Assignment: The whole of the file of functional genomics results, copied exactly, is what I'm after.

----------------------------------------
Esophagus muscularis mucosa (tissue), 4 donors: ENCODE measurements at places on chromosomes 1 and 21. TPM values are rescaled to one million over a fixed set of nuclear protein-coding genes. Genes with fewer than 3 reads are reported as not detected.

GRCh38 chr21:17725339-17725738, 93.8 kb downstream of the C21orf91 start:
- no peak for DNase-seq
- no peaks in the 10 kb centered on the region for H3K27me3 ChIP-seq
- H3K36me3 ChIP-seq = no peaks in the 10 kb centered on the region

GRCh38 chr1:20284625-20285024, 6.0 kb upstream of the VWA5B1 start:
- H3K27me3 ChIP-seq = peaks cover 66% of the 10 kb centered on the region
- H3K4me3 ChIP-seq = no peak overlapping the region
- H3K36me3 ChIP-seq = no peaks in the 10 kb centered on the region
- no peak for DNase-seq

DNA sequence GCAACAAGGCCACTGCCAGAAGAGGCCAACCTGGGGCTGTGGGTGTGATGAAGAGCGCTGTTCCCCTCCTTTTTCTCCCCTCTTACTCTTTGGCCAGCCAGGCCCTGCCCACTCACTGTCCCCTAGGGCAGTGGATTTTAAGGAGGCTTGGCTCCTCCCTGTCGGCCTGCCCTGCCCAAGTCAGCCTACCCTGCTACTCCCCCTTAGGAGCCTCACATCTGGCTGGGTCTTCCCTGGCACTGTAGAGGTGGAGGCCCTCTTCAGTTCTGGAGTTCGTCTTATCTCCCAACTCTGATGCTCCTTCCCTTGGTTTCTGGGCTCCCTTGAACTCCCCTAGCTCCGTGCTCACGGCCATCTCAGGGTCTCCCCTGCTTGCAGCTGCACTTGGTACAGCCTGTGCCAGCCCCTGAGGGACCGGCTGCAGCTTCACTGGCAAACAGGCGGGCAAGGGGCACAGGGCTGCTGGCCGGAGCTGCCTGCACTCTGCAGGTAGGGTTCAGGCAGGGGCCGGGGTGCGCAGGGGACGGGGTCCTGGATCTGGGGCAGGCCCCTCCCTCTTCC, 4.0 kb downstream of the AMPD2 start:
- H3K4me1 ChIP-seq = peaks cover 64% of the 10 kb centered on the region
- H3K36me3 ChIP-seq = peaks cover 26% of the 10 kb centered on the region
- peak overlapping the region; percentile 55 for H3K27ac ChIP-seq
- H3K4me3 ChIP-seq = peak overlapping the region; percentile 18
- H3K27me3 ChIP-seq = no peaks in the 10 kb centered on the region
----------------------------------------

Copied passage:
Esophagus muscularis mucosa (tissue), 4 donors: ENCODE measurements at places on chromosomes 1 and 21. TPM values are rescaled to one million over a fixed set of nuclear protein-coding genes. Genes with fewer than 3 reads are reported as not detected.

GRCh38 chr21:17725339-17725738, 93.8 kb downstream of the C21orf91 start:
- no peak for DNase-seq
- no peaks in the 10 kb centered on the region for H3K27me3 ChIP-seq
- H3K36me3 ChIP-seq = no peaks in the 10 kb centered on the region

GRCh38 chr1:20284625-20285024, 6.0 kb upstream of the VWA5B1 start:
- H3K27me3 ChIP-seq = peaks cover 66% of the 10 kb centered on the region
- H3K4me3 ChIP-seq = no peak overlapping the region
- H3K36me3 ChIP-seq = no peaks in the 10 kb centered on the region
- no peak for DNase-seq

DNA sequence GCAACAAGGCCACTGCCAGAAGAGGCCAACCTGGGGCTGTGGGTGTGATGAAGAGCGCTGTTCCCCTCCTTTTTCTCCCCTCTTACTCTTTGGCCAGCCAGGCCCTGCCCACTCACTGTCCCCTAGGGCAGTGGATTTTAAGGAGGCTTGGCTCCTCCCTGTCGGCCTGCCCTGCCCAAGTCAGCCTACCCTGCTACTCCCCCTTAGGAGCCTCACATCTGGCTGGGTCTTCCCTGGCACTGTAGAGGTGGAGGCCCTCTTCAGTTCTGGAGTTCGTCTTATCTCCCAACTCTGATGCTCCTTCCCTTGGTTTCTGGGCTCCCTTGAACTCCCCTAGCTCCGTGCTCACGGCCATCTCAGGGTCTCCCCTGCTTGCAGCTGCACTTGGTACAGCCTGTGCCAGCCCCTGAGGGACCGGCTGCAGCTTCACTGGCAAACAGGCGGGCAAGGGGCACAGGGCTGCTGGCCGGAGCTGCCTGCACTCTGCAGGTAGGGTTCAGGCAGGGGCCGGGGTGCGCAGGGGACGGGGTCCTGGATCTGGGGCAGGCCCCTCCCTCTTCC, 4.0 kb downstream of the AMPD2 start:
- H3K4me1 ChIP-seq = peaks cover 64% of the 10 kb centered on the region
- H3K36me3 ChIP-seq = peaks cover 26% of the 10 kb centered on the region
- peak overlapping the region; percentile 55 for H3K27ac ChIP-seq
- H3K4me3 ChIP-seq = peak overlapping the region; percentile 18
- H3K27me3 ChIP-seq = no peaks in the 10 kb centered on the region